Thursday, May 21, 2009

Garden materials selection

I ain't got a barrel,
I can't go a travellin'...honey,
With nothin' to do,
I'll stick with you,
Side by side.

Remember that song?
I can't verify those are the precise words to the song because I couldn't find it on the Internet (oh my!). It's an oldie though, maybe from the thirties or forties? No matter. I'm not going to hum a few bars.

Because I don't have a barrel of money, I shop carefully, watch newspaper ads, and sometimes attend auctions.

I learned a lot from my Mom and Dad--especially about creative uses for common materials. Dad made wood toy axles by threading the ends of brass welding rod when any kind of steel was scarce during WW2. He also made wooden hinges using nails for the pivots. Mom painted old pickling crockery and used it for outdoor "waste baskets". My brother and I used old drapery rods (the tubular variety) for our blow guns and we cut flat felt scraps into tiny circles and inserted 6-penny nails in the center to make darts (very effective and accurate up to twenty feet or so).

Indirectly, my parents taught me to find creative uses for things that may otherwise be discarded. Hence, I don't throw out much (to the chagrin of my wife, but that's another story). So...what's that got to do with gardening?

When it comes to selecting materials to enhance my garden, I look around. I ask: Does the item I want for my garden have to be made from wood, or concrete, or whatever? I'll also consider the unusual.

I discovered a couple of pallets of 1- by 2-inch wood stock in 12- to 18-foot lengths at a building materials auction. No one else bid on them, so I got them cheap. When others have very little imagination, they pass up deals on GREAT stuff. It took four trips with our 3/4-ton Suburban fully loaded to bring that great pile of wood home. I have it stored and covered in three piles. It is a "lifetime" supply of material. My wife is dubious that I'll use it all, but I time.

A portion of my "lifetime supply" of 1- by 2-inch stock (this one is four feet high).

I've found uses for other stuff, too.

When a tree fell on our house, I chain-sawed some of the trunk into 2 to 6-inch thick rounds for use as "stepping stones" alongside our pond.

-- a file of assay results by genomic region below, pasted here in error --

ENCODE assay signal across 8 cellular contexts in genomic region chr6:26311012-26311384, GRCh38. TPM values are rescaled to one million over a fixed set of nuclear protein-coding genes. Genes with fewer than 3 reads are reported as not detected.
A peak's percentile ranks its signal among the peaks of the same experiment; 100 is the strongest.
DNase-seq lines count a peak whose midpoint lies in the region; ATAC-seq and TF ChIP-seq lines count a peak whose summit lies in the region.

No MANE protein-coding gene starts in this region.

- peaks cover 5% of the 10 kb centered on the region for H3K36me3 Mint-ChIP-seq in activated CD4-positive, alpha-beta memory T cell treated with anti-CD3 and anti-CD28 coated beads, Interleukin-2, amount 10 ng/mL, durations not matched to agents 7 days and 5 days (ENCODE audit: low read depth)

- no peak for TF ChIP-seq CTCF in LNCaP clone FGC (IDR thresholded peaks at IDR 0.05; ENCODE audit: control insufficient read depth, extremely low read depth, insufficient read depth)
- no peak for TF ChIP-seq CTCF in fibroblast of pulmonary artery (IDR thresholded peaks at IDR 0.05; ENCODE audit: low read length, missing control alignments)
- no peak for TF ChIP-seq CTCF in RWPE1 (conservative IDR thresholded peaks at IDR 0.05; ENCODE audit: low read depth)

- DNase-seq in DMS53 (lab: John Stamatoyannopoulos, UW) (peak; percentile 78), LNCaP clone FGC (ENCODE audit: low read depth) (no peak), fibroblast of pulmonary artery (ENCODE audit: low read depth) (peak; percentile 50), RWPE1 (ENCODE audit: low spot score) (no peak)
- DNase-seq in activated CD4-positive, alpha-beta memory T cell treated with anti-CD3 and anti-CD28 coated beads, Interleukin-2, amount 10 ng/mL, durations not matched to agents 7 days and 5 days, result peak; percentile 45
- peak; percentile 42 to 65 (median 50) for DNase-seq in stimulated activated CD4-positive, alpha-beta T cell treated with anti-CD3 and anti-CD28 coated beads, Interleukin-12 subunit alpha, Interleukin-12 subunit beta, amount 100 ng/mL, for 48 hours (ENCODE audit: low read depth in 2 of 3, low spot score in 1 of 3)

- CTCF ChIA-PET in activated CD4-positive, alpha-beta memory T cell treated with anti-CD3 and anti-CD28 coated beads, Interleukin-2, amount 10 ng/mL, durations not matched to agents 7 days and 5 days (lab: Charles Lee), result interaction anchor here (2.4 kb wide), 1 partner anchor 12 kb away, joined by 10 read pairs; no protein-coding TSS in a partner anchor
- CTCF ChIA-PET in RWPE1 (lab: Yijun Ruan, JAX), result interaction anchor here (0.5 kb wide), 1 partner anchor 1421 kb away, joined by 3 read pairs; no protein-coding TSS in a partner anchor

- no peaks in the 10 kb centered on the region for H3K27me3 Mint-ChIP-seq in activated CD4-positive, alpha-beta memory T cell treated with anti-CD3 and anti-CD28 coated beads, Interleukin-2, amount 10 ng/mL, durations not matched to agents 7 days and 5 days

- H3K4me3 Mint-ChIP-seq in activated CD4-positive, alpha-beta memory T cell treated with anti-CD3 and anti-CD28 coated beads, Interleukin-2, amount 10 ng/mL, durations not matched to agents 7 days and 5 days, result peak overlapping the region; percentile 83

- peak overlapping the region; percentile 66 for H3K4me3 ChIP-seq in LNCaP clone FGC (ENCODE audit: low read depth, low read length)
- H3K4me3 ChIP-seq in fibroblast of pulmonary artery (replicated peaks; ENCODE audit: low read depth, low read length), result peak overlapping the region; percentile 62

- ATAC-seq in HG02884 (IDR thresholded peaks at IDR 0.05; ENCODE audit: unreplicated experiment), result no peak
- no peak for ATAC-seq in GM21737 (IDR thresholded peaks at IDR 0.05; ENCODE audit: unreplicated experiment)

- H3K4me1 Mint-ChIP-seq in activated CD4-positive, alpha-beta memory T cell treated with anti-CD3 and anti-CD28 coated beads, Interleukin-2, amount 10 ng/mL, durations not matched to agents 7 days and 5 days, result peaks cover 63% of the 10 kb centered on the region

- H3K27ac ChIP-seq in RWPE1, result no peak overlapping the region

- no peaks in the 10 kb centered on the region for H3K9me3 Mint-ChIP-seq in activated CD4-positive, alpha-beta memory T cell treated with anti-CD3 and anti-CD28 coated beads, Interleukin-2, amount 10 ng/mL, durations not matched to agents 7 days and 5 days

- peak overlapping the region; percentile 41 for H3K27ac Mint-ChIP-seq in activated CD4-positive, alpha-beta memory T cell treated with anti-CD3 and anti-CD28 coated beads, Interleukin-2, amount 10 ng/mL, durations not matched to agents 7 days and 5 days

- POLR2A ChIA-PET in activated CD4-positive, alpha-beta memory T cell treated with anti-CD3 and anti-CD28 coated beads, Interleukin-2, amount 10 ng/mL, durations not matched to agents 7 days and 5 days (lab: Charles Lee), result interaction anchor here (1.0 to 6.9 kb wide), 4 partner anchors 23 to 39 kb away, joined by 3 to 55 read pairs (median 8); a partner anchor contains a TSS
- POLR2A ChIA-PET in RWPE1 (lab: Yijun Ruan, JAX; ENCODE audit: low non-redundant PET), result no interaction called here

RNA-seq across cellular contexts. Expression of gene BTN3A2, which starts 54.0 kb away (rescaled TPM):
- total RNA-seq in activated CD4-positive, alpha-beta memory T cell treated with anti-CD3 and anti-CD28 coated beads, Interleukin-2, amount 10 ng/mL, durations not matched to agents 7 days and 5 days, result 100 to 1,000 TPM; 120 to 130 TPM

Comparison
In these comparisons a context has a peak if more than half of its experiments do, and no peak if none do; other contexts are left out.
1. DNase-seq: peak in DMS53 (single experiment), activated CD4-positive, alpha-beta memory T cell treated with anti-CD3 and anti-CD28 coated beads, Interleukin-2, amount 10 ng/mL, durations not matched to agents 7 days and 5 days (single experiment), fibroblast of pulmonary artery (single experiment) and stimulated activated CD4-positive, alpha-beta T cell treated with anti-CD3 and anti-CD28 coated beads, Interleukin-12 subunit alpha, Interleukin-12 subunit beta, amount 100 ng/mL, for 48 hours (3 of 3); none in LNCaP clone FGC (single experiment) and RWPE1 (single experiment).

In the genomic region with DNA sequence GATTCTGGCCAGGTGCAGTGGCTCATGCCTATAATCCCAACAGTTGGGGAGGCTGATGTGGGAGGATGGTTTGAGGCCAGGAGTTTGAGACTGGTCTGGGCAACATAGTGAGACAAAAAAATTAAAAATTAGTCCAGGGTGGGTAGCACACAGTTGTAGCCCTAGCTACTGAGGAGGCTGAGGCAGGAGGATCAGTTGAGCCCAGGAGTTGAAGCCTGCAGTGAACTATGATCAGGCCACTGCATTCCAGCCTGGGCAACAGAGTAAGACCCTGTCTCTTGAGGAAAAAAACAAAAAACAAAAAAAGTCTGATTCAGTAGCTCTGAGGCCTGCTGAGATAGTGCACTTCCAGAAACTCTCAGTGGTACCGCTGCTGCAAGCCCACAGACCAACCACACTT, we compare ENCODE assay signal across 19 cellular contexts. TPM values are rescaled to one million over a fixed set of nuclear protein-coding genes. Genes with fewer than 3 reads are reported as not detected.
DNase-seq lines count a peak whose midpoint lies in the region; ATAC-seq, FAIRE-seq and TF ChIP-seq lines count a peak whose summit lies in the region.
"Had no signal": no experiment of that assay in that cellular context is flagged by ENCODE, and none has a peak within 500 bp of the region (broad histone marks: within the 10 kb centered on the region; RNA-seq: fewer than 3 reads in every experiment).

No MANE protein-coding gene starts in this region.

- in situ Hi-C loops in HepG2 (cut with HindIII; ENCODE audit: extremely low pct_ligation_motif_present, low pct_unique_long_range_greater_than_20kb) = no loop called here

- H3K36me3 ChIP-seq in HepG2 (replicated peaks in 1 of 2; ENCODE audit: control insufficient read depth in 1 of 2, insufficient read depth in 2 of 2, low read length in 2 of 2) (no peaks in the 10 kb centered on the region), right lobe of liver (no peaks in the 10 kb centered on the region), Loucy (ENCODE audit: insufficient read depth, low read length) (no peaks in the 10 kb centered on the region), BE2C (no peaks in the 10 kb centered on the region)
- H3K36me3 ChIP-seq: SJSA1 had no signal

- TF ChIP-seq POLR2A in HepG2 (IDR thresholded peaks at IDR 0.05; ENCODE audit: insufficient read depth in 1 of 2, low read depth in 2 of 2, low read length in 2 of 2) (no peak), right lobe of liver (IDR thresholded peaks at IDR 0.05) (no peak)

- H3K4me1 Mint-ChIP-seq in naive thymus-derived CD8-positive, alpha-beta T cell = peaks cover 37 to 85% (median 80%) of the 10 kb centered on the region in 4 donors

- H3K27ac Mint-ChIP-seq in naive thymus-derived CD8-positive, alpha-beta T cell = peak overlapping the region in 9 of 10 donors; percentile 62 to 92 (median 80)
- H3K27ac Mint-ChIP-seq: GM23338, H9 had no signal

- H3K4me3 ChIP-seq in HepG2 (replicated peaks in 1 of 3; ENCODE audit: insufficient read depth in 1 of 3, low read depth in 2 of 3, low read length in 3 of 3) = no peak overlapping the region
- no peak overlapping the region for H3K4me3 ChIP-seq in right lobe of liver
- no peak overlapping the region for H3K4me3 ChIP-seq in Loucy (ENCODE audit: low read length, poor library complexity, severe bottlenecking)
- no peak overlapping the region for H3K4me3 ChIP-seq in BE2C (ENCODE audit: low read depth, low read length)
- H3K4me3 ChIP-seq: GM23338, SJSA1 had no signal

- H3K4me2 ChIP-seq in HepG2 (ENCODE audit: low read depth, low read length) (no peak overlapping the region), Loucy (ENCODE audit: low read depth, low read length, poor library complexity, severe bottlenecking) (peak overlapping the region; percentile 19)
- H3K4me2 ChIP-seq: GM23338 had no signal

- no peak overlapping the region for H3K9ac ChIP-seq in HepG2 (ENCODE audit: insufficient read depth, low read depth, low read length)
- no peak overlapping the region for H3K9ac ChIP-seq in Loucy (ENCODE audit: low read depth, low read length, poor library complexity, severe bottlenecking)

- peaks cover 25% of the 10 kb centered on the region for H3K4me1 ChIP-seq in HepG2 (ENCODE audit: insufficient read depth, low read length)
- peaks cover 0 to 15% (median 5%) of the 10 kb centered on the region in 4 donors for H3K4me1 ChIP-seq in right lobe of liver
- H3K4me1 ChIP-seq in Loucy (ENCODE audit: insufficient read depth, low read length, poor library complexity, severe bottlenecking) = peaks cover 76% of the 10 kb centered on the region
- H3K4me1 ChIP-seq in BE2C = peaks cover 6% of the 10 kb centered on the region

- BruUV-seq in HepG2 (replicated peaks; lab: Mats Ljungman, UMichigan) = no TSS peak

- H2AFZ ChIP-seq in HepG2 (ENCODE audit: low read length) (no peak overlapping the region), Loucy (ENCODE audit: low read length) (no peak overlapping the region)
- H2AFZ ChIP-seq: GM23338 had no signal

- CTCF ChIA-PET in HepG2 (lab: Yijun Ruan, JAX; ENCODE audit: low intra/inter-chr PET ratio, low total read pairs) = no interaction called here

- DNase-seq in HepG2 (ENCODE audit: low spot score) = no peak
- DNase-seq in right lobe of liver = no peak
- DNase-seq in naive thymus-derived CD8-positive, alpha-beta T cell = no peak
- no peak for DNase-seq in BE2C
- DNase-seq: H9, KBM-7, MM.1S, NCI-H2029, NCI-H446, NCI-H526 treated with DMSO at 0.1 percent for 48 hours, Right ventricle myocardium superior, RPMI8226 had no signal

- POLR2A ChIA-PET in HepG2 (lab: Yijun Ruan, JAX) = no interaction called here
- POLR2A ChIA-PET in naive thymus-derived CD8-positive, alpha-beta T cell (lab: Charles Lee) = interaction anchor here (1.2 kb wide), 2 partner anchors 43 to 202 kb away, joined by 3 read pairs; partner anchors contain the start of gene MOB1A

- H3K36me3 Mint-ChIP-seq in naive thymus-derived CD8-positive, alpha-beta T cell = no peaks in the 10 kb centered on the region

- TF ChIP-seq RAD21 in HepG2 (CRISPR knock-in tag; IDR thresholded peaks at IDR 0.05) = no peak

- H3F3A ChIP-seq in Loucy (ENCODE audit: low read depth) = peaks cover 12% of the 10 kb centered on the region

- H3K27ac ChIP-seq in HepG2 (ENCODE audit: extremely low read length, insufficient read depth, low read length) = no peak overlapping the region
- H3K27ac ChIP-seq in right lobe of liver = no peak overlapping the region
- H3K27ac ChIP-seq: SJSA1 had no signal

Chain-sawn wood rounds used as "stepping stones" around the pond.

I had an excess of rock (left over from my pond-building project) and used some of these leftovers for additional pathways.

Leftover rock is a new pathway from arbor to (as-yet unbuilt) "secret" garden.

My shed is 90% recycled materials.

Interior view of garden mini-shed.

Other ways of saving on materials include: dividing roots, saving seeds, "layering" plants, and propagating hardwood and softwood cuttings to build up my supply of plants.

Mother Nature also provides. Birds (and squirrels) contribute seeds around my yard and under trees (mostly these are undesirable plants, but there have been pleasant surprises). I usually will let things grow until I recognize them to be good or bad plants for my yard before pulling/transplanting them.

Cutting propagation planting tray. Close to the kitchen door.

Saving money is actually fun. Especially in the current economic climate.

It doesn't mean I won't spend money. I do invest in quality concrete and metal post holders and long-lasting pressure-treated wood I also use long-lasting cedar where appropriate.

Because I like the "natural" look of things, I don't use plastic for anything except planting trays or planting pots. I recycle (triple-rinsed) 1-gallon milk containers because I like the ease of carrying several at a time (I leave the handles on and poke holes with an ice pick into the bottoms for drainage). Yeah, they're ugly, but free.

Free 1-gallon containers for starting seeds and cuttings.

I'm even planning a sculpture (or wall plaque?) using old lawn mower parts. I'll call it "yard" art. It will reside in my side garden (so as not to embarrass my honey when she shows off the yard).

Planning each project is important so as not to waste materials. Before I head to The Home Depot, I see what materials I have on hand. If I need 6-foot boards, I don't buy 8-footers and trim off two feet. I'll buy 12-footers instead and cut them in half. No waste, that way, and it's more economical, too.

I realize that this article will be appreciated by like-minded persons. The rest of you can think I'm NUTS. That's okay, it takes all kinds to make a world.

1 comment:

  1. your thriftiness is what makes your style unique. not only do you do cool things with the garden, you find cheap ways to do them. same effort, less money, a garden that looks just as good = better method.